A former State Department employee pleaded guilty Wednesday to conspiring with Chinese intelligence agents for providing them with internal government documents.

Candace Claiborne, 63, failed to disclose her repeated contacts with two agents of China’s intelligence service, who gave her tens of thousands of dollars of gifts over five years.

The gifts included cash, international travel and vacations, tuition at a Chinese fashion school, a fully furnished apartment, and a monthly stipend, according to prosecutors.

In exchange, Claiborne, who was employed as an office management specialist, gave the agents copies of internal State Department documents on U.S. economic strategies, and visits by dignitaries between the two countries, among other topics.

She then misled FBI and State Department investigators about her contacts with the agents and urged a co-conspirator to dispose of evidence connecting her to the agents.

Claiborne joined the State Department in 1999, serving in posts in China, Sudan, and Iraq until she returned to the U.S. in 2015. She held a top secret security clearance during her employment.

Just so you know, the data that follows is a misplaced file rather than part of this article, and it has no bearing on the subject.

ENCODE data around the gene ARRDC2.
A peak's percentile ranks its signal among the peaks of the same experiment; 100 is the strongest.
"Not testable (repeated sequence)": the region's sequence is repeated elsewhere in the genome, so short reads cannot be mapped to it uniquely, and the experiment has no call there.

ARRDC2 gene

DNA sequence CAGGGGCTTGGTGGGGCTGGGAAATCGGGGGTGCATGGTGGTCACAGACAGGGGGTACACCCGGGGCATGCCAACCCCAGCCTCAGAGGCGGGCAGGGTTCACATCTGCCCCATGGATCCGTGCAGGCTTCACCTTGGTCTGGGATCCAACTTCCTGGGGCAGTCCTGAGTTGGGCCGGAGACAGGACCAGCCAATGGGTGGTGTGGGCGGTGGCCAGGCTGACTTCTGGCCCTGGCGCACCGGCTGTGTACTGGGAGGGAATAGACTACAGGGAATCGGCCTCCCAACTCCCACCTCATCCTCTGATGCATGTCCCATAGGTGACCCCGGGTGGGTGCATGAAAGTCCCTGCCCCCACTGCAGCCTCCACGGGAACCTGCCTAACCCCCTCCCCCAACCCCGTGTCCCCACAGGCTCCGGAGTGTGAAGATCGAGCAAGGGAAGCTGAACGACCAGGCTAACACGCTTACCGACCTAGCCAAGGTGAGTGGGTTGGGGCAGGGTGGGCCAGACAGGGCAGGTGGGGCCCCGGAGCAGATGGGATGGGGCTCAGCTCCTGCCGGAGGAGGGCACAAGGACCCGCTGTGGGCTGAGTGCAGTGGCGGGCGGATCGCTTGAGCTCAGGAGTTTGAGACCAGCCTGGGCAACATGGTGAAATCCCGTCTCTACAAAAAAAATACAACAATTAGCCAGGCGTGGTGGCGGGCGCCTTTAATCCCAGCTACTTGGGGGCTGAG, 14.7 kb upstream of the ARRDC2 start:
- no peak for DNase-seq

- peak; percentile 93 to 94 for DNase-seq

She was first paid by a Chinese agent in 2011, who wired her almost $2,500 in exchange for information on “what types of pressures the United States government planned to place on the Chinese government if certain expectations were unmet” after the U.S.-Sino Strategic and Economic Dialogue wrapped up between the two countries, according to the criminal complaint.

Prosecutors said Claiborne knew the consequences of sharing information with the agents, but was motivated by the financial rewards.

When it came time to renew her security clearance in 2014, Claiborne “deliberately excluded” her contacts with the Chinese agents, the criminal complaint said. She also omitted the contacts to investigators while she continued to communicate with the agents about additional benefits and tried to hide evidence of their agreement.

The FBI sent an undercover agent, who posed as a Chinese intelligence officer, to her home in Washington, D.C. Claiborne invited the undercover agent into her home, but never reported the contact to the U.S. government, despite the government’s requirement to do so.

Claiborne was arrested in March 2017. She pleaded guilty to one count of conspiracy to defraud the United States and faces up to five years in prison.

“Candace Claiborne was entrusted with Top Secret information when she purposefully misled federal investigators about her repeated interactions with foreign contacts which violated her oath of office as a State Department employee,” Assistant Director in Charge Nancy McNamara of the FBI's Washington Field Office said in a statement.